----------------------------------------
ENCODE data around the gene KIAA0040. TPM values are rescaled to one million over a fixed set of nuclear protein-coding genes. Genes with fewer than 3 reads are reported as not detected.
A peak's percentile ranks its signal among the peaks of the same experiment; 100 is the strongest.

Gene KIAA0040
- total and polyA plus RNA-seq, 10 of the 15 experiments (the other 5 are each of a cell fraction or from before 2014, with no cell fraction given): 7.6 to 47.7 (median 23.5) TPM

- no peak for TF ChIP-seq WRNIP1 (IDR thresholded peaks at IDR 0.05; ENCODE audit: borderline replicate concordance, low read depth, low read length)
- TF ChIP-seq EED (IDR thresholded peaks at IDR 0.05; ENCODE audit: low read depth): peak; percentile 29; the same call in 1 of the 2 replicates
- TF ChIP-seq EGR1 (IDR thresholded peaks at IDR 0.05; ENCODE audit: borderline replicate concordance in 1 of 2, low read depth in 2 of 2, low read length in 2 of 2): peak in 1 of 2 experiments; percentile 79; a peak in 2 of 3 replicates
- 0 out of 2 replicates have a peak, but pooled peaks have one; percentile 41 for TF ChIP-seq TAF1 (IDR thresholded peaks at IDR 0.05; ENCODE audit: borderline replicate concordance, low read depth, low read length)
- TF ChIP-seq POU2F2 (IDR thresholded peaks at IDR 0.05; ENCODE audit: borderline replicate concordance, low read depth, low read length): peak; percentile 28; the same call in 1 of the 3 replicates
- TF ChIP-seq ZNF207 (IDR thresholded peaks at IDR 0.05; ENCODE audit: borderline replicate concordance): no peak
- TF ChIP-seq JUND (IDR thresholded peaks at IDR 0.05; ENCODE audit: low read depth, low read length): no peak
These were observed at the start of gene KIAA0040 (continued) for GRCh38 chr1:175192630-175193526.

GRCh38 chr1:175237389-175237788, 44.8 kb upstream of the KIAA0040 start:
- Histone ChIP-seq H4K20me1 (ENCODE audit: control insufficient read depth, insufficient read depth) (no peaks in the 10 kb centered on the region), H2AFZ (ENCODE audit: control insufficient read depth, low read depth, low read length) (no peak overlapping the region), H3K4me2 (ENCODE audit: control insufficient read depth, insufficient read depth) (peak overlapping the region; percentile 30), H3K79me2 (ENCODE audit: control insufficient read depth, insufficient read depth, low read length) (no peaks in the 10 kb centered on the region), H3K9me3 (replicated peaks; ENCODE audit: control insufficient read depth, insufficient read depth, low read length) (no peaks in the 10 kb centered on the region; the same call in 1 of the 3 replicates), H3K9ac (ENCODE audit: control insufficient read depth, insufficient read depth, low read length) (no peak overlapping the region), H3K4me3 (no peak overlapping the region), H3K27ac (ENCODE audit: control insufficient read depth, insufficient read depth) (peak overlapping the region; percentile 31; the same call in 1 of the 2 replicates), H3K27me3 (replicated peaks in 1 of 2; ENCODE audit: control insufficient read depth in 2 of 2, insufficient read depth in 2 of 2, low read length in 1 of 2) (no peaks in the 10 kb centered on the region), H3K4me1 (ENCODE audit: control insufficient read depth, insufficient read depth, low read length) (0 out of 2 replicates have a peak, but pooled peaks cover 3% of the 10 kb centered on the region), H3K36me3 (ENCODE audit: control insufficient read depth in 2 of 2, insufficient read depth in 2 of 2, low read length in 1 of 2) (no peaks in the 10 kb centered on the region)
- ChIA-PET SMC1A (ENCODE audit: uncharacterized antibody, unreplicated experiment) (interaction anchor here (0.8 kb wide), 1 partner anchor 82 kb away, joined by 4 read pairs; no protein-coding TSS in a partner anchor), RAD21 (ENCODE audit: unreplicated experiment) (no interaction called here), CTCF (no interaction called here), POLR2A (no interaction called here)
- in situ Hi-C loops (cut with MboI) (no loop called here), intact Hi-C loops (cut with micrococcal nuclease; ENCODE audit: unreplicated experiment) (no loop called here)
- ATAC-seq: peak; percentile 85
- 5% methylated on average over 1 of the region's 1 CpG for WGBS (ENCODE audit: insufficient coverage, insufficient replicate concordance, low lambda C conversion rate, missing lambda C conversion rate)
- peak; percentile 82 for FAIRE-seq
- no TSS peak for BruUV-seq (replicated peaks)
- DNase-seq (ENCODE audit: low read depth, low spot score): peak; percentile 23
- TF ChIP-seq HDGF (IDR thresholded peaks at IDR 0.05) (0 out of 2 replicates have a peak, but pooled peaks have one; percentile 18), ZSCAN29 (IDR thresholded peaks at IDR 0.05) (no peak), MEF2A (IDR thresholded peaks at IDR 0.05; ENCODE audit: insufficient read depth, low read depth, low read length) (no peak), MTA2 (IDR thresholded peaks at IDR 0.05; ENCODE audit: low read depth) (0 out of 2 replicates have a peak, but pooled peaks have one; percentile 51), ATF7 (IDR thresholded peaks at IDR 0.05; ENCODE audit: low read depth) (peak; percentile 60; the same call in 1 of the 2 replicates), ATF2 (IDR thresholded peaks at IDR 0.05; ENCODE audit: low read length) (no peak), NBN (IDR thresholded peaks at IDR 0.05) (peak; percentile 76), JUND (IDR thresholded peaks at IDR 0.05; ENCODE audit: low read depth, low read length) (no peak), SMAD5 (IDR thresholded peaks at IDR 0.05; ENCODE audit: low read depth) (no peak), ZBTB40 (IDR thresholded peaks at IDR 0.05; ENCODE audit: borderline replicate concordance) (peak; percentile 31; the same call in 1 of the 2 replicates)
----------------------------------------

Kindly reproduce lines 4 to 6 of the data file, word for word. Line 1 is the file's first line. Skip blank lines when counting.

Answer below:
- total and polyA plus RNA-seq, 10 of the 15 experiments (the other 5 are each of a cell fraction or from before 2014, with no cell fraction given): 7.6 to 47.7 (median 23.5) TPM

- no peak for TF ChIP-seq WRNIP1 (IDR thresholded peaks at IDR 0.05; ENCODE audit: borderline replicate concordance, low read depth, low read length)
- TF ChIP-seq EED (IDR thresholded peaks at IDR 0.05; ENCODE audit: low read depth): peak; percentile 29; the same call in 1 of the 2 replicates